You are currently browsing the tag archive for the ‘Campaign finance reform’ tag.

Democrats are hoping to fast-track a set of sweeping new campaign finance regulations to prevent the Supreme Court’s landmark Citizens United decision from affecting the November midterm elections.

Sen. Charles Schumer (D-N.Y.) and Rep. Chris Van Hollen (D-Md.) on Thursday unveiled the majority party’s legislative response to the Citizens United case, which they and other Democrats — including President Barack Obama — have sharply criticized as one that will “open the floodgates” to corporate financing of federal elections.

Opting against a constitutional amendment to undo the court’s rejection of existing laws that ban certain political spending by corporations, Democrats are proposing to ban donations by foreign-influenced and taxpayer-assisted corporations, as well as a series of tough new disclosure requirements on corporations that would still be allowed to steer money toward political action groups.

“Today we’re beginning to pick up the pieces,” Schumer said at a Thursday press conference in the Capitol.

For full article:

The Unions are TICKED-OFF over the SCOTUS ruling.  It must be the right thing.

Stern also said today that union members would lose their enthusiasm to help re-elect Democrats to Congress in the November mid-term elections if lawmakers don’t deliver on stalled health-care and labor law agendas. Union members would be likely to focus their campaign energy on state governor races, he said.”

“There are a lot of terrorists in the Senate who think we are supposed to negotiate with them when they have their particular needs that they want met,” Stern said.”

     In my humble opinion, if the campaign finance decision flowing from the US Supreme Court yesterday has the likes of Sen. Charles Schumer predicting the demise of our Democracy (Note to Chuck: It’s a Republic) and crying about it, it must have been a fairly good decision.

     My thoughts, without having yet fully analyzing the decision, were validated last night when MSNBC’s resident court jester, Keith Olbermann, went on his latest rant:

Part One:

skip to about 4:20 to hear him really get going.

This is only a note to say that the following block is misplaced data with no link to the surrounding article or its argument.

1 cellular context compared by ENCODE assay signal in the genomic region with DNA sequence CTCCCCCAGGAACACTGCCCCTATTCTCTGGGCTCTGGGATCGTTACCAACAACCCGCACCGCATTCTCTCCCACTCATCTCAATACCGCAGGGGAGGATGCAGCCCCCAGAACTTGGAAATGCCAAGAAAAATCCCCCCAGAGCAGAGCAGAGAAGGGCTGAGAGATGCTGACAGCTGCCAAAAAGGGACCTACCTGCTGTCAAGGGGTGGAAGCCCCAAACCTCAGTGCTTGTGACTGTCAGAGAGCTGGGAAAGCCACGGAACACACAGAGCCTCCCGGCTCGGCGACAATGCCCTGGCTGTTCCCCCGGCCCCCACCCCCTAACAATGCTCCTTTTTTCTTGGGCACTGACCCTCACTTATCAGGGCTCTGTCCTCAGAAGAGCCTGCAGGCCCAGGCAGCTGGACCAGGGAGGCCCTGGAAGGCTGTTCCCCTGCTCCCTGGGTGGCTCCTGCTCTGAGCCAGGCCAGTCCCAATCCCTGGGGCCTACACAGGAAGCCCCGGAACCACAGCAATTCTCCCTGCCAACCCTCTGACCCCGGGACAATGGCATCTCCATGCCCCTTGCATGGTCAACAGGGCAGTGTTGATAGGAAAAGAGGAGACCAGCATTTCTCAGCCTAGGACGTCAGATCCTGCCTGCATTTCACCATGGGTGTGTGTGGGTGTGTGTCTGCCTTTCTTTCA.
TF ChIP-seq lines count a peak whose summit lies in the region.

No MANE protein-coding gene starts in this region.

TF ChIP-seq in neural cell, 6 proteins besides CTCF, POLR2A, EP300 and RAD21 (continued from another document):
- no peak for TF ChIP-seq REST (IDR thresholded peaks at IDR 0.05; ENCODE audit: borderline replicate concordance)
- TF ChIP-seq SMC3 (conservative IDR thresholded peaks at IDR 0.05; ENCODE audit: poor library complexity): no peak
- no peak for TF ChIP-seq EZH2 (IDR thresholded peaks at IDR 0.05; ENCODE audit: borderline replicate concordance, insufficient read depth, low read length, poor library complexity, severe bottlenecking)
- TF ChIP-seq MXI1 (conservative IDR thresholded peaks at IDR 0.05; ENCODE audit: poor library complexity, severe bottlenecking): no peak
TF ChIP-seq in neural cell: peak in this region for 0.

Part Two:


Mr. President, Special Interest Money Is Mainly Going To Schumer, Reid, Lincoln…The SCOTUS Decision Just Might Balance The Playing Field And You Can’t Have That.This post is in response to Schumer‘s, Obama‘s, and Nader’s call to pass legislation to basically veto today’s SCOTUS’ decision on McCain-Fingold.  Obama made it a point to stress that industries will flood politics with money. 

Plus, look how well the Dems made out by NOT adding TORT Reform to ObamaCare.  I’ll say it again, it has always been about the money and power.

from the Associated Press:

 The Supreme Court has ruled that corporations may spend freely to support or oppose candidates for president and Congress, easing decades-old limits on their participation in federal campaigns.

By a 5-4 vote, the court on Thursday overturned a 20-year-old ruling that said corporations can be prohibited from using money from their general treasuries to pay for their own campaign ads. The decision, which almost certainly will also allow labor unions to participate more freely in campaigns, threatens similar limits imposed by 24 states.

It leaves in place a prohibition on direct contributions to candidates from corporations and unions.

Critics of the stricter limits have argued that they amount to an unconstitutional restraint of free speech, and the court majority apparently agreed.

“The censorship we now confront is vast in its reach,” Justice Anthony Kennedy said in his majority opinion, joined by his four more conservative colleagues.

However, Justice John Paul Stevens, dissenting from the main holding, said, “The court’s ruling threatens to undermine the integrity of elected institutions around the nation.”

Justices Ruth Bader Ginsburg, Stephen Breyer and Sonia Sotomayor joined Stevens’ dissent, parts of which he read aloud in the courtroom.

The justices also struck down part of the landmark McCain-Feingold campaign finance bill that barred union- and corporate-paid issue ads in the closing days of election campaigns

For full article:

By the Monitor’s Editorial Board The Monitor’s Editorial Board Mon Jul 13, 5:00 am ET

The tide may be turning against years of effort to restrict the influence of money in federal elections.

Will President Obama – who surfed to an election victory on a towering wave of campaign donations – be able to hold back the threatening tide?

One potential setback is beyond his control. The Supreme Court will likely decide in its next term whether to alter more than a century of restrictions on corporate campaign-finance activity in federal elections.

But the president can influence other key issues, if he can summon the political will. So far, he hasn’t shown much.

In his run for president, for instance, Mr. Obama promised to rely on public financing in the general election. The limited funding is meant to act as a brake on spending and donor influence – and put candidates on equal financial footing.

But Obama reneged, becoming the first general election candidate to refuse public funding. He raised record private donations and had a huge war-chest advantage over Republican John McCain, who accepted the $84 million limit of public money.

For full editorial: